Alasdair Steven, Ph.D.

Senior Investigator

Laboratory of Structural Biology Research

NIAMS

Building 50, Room 1517
50 South Drive
Bethesda, MD 20814

301-496-0132

stevena@mail.nih.gov

Research Topics

The Steven Laboratory seeks to elucidate structure-function-assembly relationships of macromolecular complexes by cryo-electron microscopy integrated with other approaches. Systems currently under study include viruses, cytoskeletal filaments, energy-dependent proteases, and amyloid filaments.

There are five main topics studied by the lab:

  • Structural virology
  • Energy-dependent proteases
  • Beta-fibrins
  • Macromolecular Complexes in Skin and Muscle
  • Methodological Developments

Biography

Alasdair Steven received his M.A. in Mathematics from the University of Edinburgh and then took Part III of the Mathematical Tripos and a Ph.D. in theoretical physics from the University of Cambridge. He then switched to molecular biology, spending five years as a postdoctoral fellow with Prof. Eduard Kellenberger at the University of Basel, during which time he earned a Swiss Certificate in Molecular Biology. In 1978, he was appointed to a tenure-track position at the NIH and started a small group specializing in computer-enhanced electron microscopy, which has since grown considerably and in 1990 was converted into the Laboratory of Structural Biology Research. Dr Steven is past chair of the Gordon Conference on Three-dimensional Electron Microscopy of Biological Macromolecules, the FASEB Conference on Virus Assembly, and the 15th International Conference on Bacteriophage and Virus Assembly. He also serves as Editor-in-Chief of the Journal of Structural Biology.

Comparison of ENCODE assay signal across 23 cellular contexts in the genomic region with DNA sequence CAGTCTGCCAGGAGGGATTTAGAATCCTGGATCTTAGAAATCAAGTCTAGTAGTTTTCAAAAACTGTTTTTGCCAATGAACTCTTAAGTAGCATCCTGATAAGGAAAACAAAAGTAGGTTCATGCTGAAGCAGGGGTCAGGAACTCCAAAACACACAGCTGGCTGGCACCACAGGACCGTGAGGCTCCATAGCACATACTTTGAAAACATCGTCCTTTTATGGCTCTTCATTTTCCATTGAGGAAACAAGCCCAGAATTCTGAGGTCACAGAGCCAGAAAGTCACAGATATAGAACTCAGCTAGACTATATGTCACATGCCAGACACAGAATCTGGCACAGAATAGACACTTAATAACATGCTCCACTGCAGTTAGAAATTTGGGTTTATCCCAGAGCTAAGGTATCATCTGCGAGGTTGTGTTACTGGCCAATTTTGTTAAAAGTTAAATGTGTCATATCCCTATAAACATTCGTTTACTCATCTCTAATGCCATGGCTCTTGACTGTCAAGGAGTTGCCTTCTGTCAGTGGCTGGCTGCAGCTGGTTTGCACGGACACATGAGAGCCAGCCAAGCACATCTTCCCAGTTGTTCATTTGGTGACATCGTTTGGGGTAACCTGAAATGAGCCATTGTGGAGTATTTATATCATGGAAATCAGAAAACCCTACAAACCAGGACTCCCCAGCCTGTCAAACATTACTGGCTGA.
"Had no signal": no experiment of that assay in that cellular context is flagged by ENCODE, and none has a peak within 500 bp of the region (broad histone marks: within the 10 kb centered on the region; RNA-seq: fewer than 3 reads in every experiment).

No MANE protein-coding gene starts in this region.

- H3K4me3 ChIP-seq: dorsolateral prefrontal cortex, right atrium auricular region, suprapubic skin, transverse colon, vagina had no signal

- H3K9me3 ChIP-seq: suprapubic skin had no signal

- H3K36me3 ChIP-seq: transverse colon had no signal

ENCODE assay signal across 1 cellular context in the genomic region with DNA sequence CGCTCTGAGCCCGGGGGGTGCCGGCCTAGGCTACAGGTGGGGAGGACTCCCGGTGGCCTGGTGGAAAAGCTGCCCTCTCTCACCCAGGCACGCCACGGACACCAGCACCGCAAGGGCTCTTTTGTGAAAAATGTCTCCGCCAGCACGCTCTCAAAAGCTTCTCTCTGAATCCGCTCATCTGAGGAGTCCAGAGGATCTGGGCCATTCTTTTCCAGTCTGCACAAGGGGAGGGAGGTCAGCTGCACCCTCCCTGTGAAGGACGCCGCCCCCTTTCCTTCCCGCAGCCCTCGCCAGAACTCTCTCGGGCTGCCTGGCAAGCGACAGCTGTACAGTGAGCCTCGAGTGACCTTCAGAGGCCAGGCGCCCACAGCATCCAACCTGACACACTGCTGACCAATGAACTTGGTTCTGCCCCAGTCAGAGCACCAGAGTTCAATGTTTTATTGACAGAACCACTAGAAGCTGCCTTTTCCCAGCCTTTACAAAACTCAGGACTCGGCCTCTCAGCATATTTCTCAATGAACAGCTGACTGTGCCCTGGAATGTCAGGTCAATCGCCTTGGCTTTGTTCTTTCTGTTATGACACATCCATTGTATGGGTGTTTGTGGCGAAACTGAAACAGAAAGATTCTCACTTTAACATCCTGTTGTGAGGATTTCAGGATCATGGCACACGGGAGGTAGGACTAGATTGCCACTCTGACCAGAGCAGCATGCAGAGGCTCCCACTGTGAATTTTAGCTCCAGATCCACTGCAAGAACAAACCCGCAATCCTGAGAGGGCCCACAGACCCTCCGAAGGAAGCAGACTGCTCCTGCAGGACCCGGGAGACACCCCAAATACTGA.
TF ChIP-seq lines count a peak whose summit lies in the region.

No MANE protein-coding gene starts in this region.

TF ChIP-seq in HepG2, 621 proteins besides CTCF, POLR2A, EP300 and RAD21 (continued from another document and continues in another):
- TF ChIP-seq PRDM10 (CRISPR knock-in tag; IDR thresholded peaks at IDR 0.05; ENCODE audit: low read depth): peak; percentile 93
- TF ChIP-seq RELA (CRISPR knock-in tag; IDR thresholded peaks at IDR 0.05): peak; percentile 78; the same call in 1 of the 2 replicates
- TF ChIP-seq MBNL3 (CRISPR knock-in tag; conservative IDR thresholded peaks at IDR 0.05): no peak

Selected Publications

  1. Wu W, Thomas JA, Cheng N, Black LW, Steven AC. Bubblegrams reveal the inner body of bacteriophage φKZ. Science. 2012;335(6065):182.

  2. Fontana J, Jurado KA, Cheng N, Ly NL, Fuchs JR, Gorelick RJ, Engelman AN, Steven AC. Distribution and Redistribution of HIV-1 Nucleocapsid Protein in Immature, Mature, and Integrase-Inhibited Virions: a Role for Integrase in Maturation. J Virol. 2015;89(19):9765-80.

  3. DiMattia MA, Watts NR, Cheng N, Huang R, Heymann JB, Grimes JM, Wingfield PT, Stuart DI, Steven AC. The Structure of HIV-1 Rev Filaments Suggests a Bilateral Model for Rev-RRE Assembly. Structure. 2016;24(7):1068-80.

  4. Tolun G, Vijayasarathy C, Huang R, Zeng Y, Li Y, Steven AC, Sieving PA, Heymann JB. Paired octamer rings of retinoschisin suggest a junctional model for cell-cell adhesion in the retina. Proc Natl Acad Sci U S A. 2016;113(19):5287-92.

  5. McHugh CA, Fontana J, Nemecek D, Cheng N, Aksyuk AA, Heymann JB, Winkler DC, Lam AS, Wall JS, Steven AC, Hoiczyk E. A virus capsid-like nanocompartment that stores iron and protects bacteria from oxidative stress. EMBO J. 2014;33(17):1896-911.


This page was last updated on August 1st, 2017